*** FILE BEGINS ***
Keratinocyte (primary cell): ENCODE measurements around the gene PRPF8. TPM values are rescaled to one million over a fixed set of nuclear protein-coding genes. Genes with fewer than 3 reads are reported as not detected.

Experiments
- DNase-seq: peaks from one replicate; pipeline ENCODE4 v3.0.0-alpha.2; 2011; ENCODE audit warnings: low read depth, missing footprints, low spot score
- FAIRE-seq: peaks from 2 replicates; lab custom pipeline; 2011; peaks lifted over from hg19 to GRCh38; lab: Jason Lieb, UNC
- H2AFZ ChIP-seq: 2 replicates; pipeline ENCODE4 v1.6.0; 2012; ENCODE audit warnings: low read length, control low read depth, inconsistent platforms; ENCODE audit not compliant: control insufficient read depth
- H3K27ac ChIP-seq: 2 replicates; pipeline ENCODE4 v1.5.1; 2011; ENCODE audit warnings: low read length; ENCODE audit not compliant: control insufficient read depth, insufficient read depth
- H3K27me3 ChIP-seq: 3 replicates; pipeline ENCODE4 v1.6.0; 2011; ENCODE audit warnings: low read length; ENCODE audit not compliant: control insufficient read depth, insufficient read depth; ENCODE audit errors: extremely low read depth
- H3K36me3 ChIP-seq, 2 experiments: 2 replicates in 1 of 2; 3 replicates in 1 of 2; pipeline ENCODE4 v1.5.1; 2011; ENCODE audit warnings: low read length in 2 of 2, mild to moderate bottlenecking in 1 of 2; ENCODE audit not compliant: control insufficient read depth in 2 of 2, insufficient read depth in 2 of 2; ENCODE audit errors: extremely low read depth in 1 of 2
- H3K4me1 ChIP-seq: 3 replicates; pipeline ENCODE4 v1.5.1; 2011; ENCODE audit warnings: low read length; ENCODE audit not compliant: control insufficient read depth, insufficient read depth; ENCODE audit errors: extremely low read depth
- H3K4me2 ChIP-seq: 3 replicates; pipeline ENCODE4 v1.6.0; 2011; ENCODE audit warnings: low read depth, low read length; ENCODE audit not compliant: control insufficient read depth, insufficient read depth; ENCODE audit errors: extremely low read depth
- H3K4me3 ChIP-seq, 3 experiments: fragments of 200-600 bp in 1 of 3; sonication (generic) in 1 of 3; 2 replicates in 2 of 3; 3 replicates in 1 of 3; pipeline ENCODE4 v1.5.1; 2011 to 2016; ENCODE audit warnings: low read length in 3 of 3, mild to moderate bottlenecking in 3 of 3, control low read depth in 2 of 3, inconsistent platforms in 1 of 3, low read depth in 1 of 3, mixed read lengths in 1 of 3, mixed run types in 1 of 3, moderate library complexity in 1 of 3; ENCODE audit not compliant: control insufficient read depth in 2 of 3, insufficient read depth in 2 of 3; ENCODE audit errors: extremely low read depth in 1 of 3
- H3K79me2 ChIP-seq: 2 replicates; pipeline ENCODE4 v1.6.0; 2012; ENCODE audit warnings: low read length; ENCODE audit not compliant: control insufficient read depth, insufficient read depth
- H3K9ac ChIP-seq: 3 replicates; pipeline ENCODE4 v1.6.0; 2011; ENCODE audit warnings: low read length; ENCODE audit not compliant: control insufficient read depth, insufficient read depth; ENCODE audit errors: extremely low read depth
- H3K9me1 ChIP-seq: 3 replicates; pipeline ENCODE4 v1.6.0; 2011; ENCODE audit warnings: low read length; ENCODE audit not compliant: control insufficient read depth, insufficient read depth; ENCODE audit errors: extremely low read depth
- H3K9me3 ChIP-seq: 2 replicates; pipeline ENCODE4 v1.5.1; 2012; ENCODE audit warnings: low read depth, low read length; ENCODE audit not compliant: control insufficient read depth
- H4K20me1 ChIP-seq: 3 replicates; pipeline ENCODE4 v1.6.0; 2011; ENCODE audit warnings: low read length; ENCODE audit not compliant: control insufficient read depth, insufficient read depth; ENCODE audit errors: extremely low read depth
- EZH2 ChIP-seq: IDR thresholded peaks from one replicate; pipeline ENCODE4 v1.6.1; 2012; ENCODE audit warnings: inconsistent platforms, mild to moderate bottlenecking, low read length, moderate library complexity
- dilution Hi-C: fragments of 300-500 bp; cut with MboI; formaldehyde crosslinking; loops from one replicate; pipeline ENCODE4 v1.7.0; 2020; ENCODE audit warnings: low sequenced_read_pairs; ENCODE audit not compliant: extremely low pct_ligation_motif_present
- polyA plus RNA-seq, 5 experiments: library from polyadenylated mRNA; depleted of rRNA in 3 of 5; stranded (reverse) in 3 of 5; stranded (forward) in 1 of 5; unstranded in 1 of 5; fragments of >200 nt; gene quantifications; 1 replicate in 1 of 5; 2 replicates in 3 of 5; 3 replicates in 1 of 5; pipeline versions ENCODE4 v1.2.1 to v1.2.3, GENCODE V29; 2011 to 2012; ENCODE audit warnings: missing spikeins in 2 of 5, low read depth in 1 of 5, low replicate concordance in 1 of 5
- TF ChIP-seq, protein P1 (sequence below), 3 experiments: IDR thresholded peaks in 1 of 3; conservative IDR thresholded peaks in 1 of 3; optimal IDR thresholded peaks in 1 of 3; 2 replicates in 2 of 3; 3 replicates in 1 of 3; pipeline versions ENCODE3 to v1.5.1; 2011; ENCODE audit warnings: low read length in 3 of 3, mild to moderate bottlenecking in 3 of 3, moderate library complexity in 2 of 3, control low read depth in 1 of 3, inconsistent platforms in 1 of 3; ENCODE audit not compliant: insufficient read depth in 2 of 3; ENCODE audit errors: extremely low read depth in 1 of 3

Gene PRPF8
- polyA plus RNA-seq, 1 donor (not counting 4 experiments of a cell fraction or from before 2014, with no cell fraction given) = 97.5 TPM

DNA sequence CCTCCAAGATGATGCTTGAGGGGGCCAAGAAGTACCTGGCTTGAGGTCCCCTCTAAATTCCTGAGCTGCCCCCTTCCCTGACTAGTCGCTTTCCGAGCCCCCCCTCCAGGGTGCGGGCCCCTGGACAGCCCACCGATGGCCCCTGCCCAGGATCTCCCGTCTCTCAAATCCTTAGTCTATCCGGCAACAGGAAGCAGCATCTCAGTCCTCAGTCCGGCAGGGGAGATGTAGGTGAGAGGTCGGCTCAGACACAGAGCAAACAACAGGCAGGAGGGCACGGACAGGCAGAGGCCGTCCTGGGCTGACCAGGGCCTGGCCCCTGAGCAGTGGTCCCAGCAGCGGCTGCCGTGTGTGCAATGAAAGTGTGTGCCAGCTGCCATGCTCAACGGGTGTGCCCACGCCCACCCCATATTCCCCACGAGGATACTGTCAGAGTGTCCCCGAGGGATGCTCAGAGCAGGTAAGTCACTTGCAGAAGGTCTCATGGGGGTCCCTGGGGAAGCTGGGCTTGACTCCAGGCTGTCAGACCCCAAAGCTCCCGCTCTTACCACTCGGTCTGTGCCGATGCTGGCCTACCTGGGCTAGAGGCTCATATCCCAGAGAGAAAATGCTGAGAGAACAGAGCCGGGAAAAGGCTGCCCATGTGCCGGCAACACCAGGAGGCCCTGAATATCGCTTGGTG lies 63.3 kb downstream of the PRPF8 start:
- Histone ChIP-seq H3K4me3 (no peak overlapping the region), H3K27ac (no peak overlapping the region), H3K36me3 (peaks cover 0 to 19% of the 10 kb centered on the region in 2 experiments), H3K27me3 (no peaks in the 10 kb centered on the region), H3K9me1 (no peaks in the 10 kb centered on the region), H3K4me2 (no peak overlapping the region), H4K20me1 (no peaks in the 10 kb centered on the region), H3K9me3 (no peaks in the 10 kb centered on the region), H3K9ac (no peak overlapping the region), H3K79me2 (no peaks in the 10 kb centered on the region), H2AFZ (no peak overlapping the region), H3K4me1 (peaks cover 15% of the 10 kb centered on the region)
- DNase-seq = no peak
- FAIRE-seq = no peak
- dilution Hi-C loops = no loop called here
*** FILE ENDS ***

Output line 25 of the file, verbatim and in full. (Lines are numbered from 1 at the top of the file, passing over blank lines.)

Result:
- DNase-seq = no peak